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As colleges and universities across the country rethink lecture halls, dining halls and dormitories in the COVID-19 environment, it’s vital that they also focus on the needs of rising college freshmen, especially low-income and first-generation students and students of color. The most tumultuous spring in generations, including protests roiling the country, has exacerbated the challenges these already vulnerable groups face in succeeding in higher education. 

Every summer, 10 to 20 percent of students nationally who plan to enroll in college never make it to their first day. In some areas, and among some populations, the drop-off is far steeper. In 2010, for instance, 48 percent of graduates from the Fort Worth Independent School District in Texas did not enroll in college as they had planned. Only 19 percent of white graduates did not enroll, compared to 41 percent of African American graduates and 59 percent of Latino graduates.

In other words, many aspiring college students fall off the path before they get started, and that’s when we are not in the midst of a national economic and health crisis. Fewer and fewer students were enrolling in college even before the pandemic, and many are concerned about the negative effects the pandemic may have on enrollment and completion.

Fortunately, higher education officials and policy makers can take a number of steps to support these groups of students. They can:

Monitor completion of financial aid forms and conduct outreach. Applications for financial aid are down. As of last month, nearly a quarter of a million students from the lowest-income backgrounds have renewed their applications, known as the Free Application for Federal Student Aid, or FAFSA, for the 2020-21 school year. That is down 5 percent in comparison to 2019-20 and represents returning college students. Students enrolling in college as freshmen, and thus filling out the FAFSA for the first time, are even less familiar with the process.

The National College Attainment Network found that “students from the lowest socioeconomic quintile who completed a FAFSA were 127 percent more likely to be enrolled in the fall following high school graduation than their counterparts without a FAFSA completion.” States can follow the lead of North Carolina, where Governor Roy Cooper declared June FAFSA Frenzy Month and marshaled resources from across the state to boost completion rates.

Reconsider financial aid packages in light of the COVID-19 economy. More than 41 million Americans have filed for unemployment insurance since the start of this virus, probably making it a challenge for many students to afford college. If parents become unemployed after their child's FAFSA has been submitted, then that student's hopes of attending college might become unrealizable. Higher education institutions should reconsider financial aid packages in light of family circumstances. They must support students updating their FAFSA, which would give them access to more federal dollars -- helping both the students and the institution.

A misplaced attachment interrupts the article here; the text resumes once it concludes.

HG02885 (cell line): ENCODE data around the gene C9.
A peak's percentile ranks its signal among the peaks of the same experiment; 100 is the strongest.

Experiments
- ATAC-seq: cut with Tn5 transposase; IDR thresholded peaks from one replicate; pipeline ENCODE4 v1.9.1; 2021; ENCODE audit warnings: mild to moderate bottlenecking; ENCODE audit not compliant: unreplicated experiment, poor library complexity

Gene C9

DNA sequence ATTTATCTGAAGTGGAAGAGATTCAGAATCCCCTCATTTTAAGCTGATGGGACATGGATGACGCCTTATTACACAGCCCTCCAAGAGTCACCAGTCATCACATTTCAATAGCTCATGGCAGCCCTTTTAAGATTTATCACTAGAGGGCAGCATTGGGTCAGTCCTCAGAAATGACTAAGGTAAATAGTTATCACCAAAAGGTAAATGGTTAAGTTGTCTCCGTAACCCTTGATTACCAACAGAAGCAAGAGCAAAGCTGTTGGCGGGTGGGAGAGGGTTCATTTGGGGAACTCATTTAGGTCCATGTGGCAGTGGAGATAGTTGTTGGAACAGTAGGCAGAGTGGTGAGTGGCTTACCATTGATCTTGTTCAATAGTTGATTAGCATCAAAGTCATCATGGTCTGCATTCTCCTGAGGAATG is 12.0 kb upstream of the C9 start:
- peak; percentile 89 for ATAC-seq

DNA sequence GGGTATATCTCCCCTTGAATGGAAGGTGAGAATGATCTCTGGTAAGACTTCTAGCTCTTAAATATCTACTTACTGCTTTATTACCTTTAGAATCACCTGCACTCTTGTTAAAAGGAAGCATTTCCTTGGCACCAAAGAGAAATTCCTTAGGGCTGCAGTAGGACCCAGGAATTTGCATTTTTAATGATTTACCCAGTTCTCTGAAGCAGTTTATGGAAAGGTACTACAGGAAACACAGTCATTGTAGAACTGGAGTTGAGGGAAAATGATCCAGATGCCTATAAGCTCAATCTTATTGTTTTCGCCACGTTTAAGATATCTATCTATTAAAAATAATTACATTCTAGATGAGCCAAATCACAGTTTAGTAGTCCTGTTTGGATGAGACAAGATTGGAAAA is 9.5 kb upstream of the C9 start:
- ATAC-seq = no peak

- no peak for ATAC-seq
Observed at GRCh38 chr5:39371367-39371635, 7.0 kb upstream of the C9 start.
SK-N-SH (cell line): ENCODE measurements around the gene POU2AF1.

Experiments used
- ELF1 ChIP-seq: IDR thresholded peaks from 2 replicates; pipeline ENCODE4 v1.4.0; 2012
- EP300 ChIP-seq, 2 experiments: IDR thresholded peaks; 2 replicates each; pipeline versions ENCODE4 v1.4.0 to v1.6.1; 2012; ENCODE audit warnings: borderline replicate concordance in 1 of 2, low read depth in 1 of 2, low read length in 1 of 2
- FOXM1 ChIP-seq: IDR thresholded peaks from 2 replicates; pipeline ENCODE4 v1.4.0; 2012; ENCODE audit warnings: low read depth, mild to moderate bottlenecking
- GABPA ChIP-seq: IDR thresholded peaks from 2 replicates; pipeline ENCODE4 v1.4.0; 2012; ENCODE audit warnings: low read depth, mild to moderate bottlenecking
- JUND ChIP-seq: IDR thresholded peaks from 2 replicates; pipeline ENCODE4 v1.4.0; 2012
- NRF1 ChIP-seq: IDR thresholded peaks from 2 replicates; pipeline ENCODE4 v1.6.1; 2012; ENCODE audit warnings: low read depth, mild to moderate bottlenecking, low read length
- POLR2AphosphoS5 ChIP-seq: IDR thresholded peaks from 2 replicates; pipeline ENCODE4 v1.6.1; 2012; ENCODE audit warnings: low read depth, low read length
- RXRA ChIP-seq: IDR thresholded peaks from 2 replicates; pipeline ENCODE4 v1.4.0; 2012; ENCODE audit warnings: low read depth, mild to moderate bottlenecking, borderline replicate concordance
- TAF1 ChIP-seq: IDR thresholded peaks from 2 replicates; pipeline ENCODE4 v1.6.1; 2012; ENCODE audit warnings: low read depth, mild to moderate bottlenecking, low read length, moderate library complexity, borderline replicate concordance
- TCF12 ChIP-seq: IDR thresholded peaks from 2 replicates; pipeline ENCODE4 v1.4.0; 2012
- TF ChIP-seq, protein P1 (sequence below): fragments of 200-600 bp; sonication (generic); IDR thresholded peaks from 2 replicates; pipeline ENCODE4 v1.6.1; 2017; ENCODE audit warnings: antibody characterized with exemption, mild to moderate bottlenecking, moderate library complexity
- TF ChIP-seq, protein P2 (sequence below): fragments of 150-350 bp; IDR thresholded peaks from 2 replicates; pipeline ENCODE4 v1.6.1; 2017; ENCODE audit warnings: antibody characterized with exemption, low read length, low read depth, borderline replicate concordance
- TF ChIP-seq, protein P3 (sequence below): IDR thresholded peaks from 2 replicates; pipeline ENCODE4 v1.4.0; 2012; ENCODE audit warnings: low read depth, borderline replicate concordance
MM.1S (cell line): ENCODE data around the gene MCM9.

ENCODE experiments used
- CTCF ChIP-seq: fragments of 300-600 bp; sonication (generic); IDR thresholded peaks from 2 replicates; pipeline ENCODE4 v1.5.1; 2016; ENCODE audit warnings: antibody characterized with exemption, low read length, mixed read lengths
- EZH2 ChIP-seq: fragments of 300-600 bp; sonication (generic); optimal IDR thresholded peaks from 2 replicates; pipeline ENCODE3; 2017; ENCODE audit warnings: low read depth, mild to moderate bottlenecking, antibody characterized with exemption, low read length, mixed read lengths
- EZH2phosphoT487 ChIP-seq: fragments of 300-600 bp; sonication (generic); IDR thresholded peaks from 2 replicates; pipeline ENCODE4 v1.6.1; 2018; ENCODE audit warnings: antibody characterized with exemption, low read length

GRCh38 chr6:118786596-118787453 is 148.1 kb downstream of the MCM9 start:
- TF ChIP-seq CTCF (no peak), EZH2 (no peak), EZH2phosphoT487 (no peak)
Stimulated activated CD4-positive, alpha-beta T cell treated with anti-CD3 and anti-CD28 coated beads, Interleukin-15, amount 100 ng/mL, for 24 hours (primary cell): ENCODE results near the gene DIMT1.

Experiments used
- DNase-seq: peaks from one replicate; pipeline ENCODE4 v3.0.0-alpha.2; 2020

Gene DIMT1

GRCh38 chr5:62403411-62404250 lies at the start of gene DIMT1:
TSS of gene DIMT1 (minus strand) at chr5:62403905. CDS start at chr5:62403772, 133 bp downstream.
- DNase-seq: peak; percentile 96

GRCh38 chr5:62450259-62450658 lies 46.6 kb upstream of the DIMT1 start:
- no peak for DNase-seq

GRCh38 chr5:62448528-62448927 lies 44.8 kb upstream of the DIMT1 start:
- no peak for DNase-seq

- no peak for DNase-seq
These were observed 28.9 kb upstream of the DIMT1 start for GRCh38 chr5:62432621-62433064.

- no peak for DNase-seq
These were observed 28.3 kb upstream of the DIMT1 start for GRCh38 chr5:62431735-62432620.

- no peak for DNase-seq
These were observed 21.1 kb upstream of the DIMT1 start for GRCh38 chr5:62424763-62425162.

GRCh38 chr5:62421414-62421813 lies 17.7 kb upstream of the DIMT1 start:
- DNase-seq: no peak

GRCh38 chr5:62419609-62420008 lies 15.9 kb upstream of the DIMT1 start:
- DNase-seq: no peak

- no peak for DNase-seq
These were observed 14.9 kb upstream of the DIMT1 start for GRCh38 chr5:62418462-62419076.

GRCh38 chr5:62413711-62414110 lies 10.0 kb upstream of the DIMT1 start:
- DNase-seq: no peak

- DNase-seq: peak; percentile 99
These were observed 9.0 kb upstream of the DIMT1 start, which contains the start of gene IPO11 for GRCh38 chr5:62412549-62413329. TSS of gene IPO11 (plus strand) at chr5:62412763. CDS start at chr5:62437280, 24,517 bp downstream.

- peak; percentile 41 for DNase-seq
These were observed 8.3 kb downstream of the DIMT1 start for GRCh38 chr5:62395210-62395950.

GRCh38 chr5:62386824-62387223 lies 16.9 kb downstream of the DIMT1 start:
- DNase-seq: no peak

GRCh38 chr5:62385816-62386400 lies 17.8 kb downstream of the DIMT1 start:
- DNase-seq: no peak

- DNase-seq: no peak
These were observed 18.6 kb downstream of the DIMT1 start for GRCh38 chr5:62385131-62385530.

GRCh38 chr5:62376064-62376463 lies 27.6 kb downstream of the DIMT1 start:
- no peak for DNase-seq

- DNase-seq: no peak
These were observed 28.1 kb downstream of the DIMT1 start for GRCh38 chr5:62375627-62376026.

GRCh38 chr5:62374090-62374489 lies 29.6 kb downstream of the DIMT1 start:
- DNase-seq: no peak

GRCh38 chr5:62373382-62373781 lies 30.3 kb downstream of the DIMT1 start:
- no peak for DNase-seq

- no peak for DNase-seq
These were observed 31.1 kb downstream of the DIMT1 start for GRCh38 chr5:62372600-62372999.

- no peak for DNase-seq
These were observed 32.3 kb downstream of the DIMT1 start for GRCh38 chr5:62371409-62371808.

Conduct needs assessments of incoming classes. Colleges and universities are in touch with students before the fall semester begins -- to register them for courses, for example -- and they should incorporate questions about students’ access to food, housing and broadband internet in those communications. Only 13 percent of first-year students live on campuses, so most freshmen will not have those needs covered by paying for room and board. As a result, the food insecurity, “avalanche of evictions” and digital divide exacerbated by the coronavirus pandemic could very well impact college students and their ability to persist in college. By conducting a needs assessment, colleges could determine how many of their students are facing such challenges and prepare accordingly.

Pair incoming students with advisers now, before the semester begins and invest in additional counselors to bring down the average adviser’s caseload of students, which routinely runs into the low hundreds. In addition to conducting and following up on their needs assessments, advisers could start to prepare students for their transition. The advisers could share the lessons they learn with faculty members, who will also need to support students, and with mental health professionals, who should be ready to serve incoming students who have been through an unusual, and in some cases harrowing, last few months.

College can be a powerful engine for upward mobility. But in order for institutions to help students move up, those students must first enter the door. The road ahead will not be easy. But after a global pandemic and weeks of protests in all 50 states, policy makers, along with college leaders, must do more to support already vulnerable students.

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